When my inner child, Penelope, gets triggered, my body, mind, and emotions automatically catapult into fight or flight mode. Her number one impulse is to protect herself. She is reacting to perceived harm. These knee-jerk reactions are sometimes beyond my control. They happen so quickly that I, the adult Barbara, don’t have time to reassure Penelope that she is safe and that she needs to trust me to handle the situation.
When Penelope feels threatened, her defensive reactions can sometimes take me down a path that is not in my best interest.
If, say, someone is treating me unfairly, Penelope might react by lashing out in anger. This scenario has led to my being fired on more than one occasion. If someone angrily reprimands me for a mistake I make, this could cause Penelope to react in fear, perhaps bursting into tears and completely losing all composure. Penelope is terrified of people’s anger. This has also led to my being fired. My employer cited emotional instability as the reason for my dismissal.
Once Penelope has been triggered, I need to bring her out of fight or flight mode. When my inner child becomes overwhelmed by fear, anger, or anxiety my breathing can become shallow and my heart can pound in my chest. It is difficult for me to think rationally. It is crucial that I find a way to calm down.
The best coping technique I have learned for when Penelope gets triggered is grounding. A therapist taught me that there are three primary ways of grounding – physical, mental, and self-soothing. When I utilize my ability to ground, I release my past’s hold on me and place myself one hundred percent in the present moment.
The easiest way for me to ground physically is to focus on my breath. Breathing deeply helps me tune into how my body is feeling. It helps me calm my racing mind and my rapidly beating heart. It is often the quickest way to bring myself back to the present moment.
Sometimes, simply breathing deeply doesn’t work. I might also physically touch things in my environment to help ground me in the here and now. Sometimes I will do stretching exercises to ground myself physically in my body. Other times I might contract and release my muscles. Perhaps I’ll focus on the chair in which I am sitting or the feeling of the floor beneath my feet. I might go outside and feel the warmth of the sun and the breeze upon my skin. I might eat an apple and focus on the crunch as I bite into it, and whether it tastes sweet or sour.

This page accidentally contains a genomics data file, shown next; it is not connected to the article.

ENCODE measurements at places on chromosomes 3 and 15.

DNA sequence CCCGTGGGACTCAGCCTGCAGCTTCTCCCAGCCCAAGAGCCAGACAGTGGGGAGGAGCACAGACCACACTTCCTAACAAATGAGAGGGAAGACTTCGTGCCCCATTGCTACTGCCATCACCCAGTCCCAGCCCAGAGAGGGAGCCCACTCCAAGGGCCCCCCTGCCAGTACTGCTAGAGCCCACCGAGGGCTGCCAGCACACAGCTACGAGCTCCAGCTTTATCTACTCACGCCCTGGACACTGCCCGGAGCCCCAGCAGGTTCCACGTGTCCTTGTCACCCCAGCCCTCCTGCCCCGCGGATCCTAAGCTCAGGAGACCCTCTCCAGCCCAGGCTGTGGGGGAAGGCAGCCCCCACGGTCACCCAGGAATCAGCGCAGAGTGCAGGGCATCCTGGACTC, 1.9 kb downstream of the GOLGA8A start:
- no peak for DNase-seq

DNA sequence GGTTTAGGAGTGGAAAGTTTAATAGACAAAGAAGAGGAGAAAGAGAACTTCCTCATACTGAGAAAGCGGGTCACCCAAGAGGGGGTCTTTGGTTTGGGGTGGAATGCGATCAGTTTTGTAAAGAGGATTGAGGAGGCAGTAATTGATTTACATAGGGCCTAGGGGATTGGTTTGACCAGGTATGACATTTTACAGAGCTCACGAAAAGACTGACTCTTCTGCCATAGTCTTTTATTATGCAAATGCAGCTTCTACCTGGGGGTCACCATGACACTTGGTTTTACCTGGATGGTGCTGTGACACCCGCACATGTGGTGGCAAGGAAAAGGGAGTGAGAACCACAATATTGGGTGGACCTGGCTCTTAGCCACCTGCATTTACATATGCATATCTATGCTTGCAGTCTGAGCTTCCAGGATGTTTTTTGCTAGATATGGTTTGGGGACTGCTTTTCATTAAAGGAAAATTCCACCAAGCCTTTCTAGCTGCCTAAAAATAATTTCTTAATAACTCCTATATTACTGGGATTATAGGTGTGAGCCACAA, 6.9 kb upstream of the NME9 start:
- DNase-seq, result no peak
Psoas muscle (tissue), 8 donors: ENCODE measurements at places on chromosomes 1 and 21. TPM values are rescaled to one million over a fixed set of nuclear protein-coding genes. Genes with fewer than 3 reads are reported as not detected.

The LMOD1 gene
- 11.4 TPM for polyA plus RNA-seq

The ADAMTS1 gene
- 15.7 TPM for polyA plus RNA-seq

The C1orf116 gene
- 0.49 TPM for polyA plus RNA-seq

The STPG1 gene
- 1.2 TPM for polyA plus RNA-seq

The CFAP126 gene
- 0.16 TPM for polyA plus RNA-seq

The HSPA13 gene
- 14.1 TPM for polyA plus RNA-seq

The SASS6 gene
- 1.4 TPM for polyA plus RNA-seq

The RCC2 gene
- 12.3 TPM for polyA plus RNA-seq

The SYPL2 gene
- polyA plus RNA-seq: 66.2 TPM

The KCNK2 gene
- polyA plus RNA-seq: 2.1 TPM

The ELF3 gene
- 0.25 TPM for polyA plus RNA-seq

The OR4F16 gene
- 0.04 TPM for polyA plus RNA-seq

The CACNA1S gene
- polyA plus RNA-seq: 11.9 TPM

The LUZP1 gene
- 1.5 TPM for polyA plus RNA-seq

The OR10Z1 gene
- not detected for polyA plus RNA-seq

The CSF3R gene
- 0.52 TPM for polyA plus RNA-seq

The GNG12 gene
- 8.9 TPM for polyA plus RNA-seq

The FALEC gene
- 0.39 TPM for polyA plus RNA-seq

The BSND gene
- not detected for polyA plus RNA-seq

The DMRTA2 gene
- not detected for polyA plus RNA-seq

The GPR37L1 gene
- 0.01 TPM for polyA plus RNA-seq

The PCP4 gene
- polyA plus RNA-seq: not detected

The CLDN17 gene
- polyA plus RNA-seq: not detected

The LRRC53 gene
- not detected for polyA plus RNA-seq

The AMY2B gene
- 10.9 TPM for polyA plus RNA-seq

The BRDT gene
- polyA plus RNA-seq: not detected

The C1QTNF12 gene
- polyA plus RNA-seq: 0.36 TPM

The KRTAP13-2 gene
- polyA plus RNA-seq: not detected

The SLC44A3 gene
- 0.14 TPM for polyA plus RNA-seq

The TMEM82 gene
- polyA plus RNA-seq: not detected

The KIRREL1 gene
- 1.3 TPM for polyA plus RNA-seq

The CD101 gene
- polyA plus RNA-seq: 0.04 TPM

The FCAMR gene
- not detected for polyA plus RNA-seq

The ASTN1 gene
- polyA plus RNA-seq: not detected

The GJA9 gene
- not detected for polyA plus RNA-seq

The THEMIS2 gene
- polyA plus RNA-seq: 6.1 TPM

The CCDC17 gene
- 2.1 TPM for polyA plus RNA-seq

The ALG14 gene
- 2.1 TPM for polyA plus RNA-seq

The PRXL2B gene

When I ground mentally, I usually focus my attention on my senses. I look around my environment. I name objects. I name colors. I tune in to the sounds around me. Perhaps I’ll pick a leaf off my sage plant, rub it between my palms, and inhale its aroma. Sometimes, I might list things beginning with “A” and ending with “Z”. Other times, simply counting to ten can be enough to bring me back to the present moment.
When I ground using self-soothing techniques, I might envision myself walking down a wooded path, or walking along a deserted beach. I might envision myself surrounded by friends and family. I will speak gently to myself, reaffirming my inner strength and self-worth. I might recite a personal mantra, a favorite quote or poem until I feel calm. If I am home, I might light candles and incense, play soothing music, pet my cat Zeke, or take a warm shower.
When I need to ground, I might use only one of these techniques, or several, depending on what works for me at the time. Sometimes, because Penelope’s knee-jerk reactions catch me off-guard and happen so quickly, I’m not always able to call upon my grounding tools.
But when I, as the adult, can take charge, I am able to use these grounding techniques until Penelope feels calm and safe. Once I am in a good place mentally and emotionally, I am then able to address the situation at hand from a place of personal power.